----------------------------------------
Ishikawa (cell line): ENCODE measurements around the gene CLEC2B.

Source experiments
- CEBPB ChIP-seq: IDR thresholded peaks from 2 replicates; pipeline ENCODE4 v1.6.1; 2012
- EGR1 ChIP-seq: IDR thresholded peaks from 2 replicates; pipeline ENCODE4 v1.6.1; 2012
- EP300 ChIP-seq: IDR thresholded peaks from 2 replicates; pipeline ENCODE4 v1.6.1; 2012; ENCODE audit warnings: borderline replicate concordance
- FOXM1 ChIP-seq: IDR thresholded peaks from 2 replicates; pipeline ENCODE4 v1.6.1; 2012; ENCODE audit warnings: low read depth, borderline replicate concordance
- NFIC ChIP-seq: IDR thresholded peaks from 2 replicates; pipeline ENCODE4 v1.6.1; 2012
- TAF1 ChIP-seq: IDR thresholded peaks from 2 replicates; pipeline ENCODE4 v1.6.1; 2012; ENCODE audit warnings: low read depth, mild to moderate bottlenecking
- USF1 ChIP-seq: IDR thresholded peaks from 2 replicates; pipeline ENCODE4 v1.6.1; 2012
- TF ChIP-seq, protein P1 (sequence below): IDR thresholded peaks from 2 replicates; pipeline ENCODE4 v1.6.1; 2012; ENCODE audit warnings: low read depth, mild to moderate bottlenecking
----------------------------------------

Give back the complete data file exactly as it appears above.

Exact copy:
Ishikawa (cell line): ENCODE measurements around the gene CLEC2B.

Source experiments
- CEBPB ChIP-seq: IDR thresholded peaks from 2 replicates; pipeline ENCODE4 v1.6.1; 2012
- EGR1 ChIP-seq: IDR thresholded peaks from 2 replicates; pipeline ENCODE4 v1.6.1; 2012
- EP300 ChIP-seq: IDR thresholded peaks from 2 replicates; pipeline ENCODE4 v1.6.1; 2012; ENCODE audit warnings: borderline replicate concordance
- FOXM1 ChIP-seq: IDR thresholded peaks from 2 replicates; pipeline ENCODE4 v1.6.1; 2012; ENCODE audit warnings: low read depth, borderline replicate concordance
- NFIC ChIP-seq: IDR thresholded peaks from 2 replicates; pipeline ENCODE4 v1.6.1; 2012
- TAF1 ChIP-seq: IDR thresholded peaks from 2 replicates; pipeline ENCODE4 v1.6.1; 2012; ENCODE audit warnings: low read depth, mild to moderate bottlenecking
- USF1 ChIP-seq: IDR thresholded peaks from 2 replicates; pipeline ENCODE4 v1.6.1; 2012
- TF ChIP-seq, protein P1 (sequence below): IDR thresholded peaks from 2 replicates; pipeline ENCODE4 v1.6.1; 2012; ENCODE audit warnings: low read depth, mild to moderate bottlenecking